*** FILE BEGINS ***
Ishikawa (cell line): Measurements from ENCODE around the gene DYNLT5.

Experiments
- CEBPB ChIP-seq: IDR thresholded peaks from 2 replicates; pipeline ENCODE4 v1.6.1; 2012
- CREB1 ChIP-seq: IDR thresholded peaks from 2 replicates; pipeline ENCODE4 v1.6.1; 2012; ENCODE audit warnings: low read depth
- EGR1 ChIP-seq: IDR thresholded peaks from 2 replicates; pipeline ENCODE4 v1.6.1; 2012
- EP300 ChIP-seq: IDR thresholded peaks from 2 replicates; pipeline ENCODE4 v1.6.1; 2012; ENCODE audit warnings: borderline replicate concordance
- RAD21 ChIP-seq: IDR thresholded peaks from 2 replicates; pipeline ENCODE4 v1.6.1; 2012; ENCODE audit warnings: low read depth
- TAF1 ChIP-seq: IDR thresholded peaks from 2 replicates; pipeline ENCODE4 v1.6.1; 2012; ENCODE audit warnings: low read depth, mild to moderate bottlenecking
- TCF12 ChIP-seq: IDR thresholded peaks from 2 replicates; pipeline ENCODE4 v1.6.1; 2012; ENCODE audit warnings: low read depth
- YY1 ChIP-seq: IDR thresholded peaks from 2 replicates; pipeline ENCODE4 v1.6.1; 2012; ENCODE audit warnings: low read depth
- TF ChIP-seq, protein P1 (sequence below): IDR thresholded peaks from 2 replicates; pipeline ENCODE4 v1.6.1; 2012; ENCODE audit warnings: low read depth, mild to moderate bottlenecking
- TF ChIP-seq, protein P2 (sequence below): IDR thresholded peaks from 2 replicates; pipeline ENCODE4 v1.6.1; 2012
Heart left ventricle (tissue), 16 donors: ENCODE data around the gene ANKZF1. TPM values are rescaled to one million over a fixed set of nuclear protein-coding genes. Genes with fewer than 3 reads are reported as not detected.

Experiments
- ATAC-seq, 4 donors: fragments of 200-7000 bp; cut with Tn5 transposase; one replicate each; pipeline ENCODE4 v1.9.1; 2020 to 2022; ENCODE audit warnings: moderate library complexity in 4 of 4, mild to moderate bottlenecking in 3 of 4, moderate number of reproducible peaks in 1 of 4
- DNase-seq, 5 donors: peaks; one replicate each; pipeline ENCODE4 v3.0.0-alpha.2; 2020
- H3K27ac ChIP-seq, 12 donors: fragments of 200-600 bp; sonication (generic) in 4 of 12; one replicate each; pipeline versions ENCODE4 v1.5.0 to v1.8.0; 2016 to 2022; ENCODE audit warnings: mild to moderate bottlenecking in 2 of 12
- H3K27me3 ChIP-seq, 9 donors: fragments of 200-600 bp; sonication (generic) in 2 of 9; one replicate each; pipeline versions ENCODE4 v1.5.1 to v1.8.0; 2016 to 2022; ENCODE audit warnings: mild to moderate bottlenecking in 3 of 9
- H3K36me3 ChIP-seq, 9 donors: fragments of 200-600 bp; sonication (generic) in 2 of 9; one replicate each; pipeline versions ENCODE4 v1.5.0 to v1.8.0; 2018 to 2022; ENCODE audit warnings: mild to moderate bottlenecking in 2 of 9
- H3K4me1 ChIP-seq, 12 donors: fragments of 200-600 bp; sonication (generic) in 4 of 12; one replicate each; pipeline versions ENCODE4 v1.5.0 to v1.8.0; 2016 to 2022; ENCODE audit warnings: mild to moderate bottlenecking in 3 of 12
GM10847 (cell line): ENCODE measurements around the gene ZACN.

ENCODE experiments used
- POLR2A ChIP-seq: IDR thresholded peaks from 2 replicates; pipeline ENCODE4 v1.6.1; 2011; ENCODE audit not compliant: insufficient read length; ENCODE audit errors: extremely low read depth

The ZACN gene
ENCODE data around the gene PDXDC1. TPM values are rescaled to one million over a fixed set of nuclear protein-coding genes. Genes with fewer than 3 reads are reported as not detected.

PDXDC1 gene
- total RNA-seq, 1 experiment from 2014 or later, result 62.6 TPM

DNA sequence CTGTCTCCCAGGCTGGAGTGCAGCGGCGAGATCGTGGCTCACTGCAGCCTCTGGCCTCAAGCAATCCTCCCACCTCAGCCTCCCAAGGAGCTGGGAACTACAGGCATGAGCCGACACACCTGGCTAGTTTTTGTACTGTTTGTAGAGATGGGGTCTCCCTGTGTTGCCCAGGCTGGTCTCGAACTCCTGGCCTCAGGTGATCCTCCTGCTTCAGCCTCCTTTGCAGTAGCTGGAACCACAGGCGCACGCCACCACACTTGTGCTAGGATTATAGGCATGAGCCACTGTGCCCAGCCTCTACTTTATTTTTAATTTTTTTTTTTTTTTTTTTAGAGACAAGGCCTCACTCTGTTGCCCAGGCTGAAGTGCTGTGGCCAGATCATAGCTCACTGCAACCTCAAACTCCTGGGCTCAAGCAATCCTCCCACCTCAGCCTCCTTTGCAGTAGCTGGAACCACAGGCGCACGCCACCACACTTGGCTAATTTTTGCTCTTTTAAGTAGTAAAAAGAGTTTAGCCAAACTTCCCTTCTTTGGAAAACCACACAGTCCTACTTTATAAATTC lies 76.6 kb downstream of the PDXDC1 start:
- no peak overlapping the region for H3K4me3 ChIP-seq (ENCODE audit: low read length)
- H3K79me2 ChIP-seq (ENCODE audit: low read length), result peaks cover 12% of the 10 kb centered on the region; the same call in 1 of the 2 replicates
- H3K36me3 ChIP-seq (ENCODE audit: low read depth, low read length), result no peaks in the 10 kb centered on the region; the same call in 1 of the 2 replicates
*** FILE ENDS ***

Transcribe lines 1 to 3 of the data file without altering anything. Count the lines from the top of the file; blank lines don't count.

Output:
Ishikawa (cell line): Measurements from ENCODE around the gene DYNLT5.

Experiments
- CEBPB ChIP-seq: IDR thresholded peaks from 2 replicates; pipeline ENCODE4 v1.6.1; 2012